Thoughts on ISU Spring Game

After a tumultuous basketball season, a gorgeous spring day and football were exactly what the doctor ordered for weary Cyclone fans. A good crowd was on hand in Ames Saturday as the Cyclones scrimmaged in front of roughly 10,000 people, including my 8-year-old son and myself. Other than the football-like September weather, and not visiting campus to be tortured by the men’s basketball team, here were the things I liked best about the spring game:

1. I loved the pace—This was the pace we were all expecting to see from the offense last year. It looks like the extra bowl practices last year and year #2 of this new offense is really starting to click. Arnaud is finally getting it, and so are the receivers. This offense has the ability to be dynamic and exciting. Last year, we saw a lot of growing pains. I think this year will be much different.
2. Jerome Tiller—Mark my words: There will be a QB controversy some time this year. Tiller looked sensational, running and throwing. He’s got more zip on his throws than Arnaud does, is more mobile, and I thought he moved the offense much more fluidly than Arnaud did in the scrimmage.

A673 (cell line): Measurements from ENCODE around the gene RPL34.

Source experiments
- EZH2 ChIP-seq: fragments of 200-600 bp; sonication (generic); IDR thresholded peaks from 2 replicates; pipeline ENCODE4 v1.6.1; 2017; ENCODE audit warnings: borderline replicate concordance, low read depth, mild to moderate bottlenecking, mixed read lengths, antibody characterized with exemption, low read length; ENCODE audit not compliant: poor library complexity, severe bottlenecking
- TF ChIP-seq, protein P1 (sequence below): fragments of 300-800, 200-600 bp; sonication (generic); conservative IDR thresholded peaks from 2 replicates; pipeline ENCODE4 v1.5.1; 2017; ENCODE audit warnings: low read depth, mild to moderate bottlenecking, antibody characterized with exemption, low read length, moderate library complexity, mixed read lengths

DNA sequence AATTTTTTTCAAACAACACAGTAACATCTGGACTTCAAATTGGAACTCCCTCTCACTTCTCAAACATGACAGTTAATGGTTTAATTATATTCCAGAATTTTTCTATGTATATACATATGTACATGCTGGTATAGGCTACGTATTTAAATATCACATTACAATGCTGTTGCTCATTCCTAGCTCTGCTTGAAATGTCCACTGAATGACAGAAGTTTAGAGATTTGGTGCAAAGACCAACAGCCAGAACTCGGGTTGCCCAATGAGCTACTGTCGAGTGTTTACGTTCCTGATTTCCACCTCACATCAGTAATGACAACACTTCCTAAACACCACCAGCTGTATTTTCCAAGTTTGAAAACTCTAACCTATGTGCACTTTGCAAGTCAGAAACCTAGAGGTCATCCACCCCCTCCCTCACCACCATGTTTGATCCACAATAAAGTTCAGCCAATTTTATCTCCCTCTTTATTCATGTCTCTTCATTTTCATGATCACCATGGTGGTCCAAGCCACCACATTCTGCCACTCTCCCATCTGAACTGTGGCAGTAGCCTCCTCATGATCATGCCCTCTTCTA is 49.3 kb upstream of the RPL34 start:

3. The backup running backs—There appears to be some good depth behind Alexander Robinson this year. Freshman Jeff Woody of SE Polk is a change-of-pace back who can get some tough yards. Red shirt freshman James White was very impressive, showing a little Daren Sproles-like ability. White is listed at 5’8”, but he looks like he’s closer to 4 feet tall out on the field. White showed some elusiveness and broke a nice 50-yard run.
4. The crowd—The entire lower section on the east side of the stadium was full. You could sense that ISU fans were clamoring for something positive to think about amid all the troubles with the basketball program. Undoubtedly, the demise of the basketball team should help football even more as people shift some of their support away from hoops over to the gridiron.
5. David Sims—The senior had some HUGE hits and should be set up for a spectacular senior campaign. Sims was the Big 12 Defensive Newcomer of the Year last Year in the Big 12.
6. Kelechi Osemele—The junior offensive lineman LOOKS like a future NFL player. My son and I were sitting in the front row, and he certainly passes the eye test—all 6’5, 327 lbs. He was a 2nd team All Big 12 performer last year as a sophomore.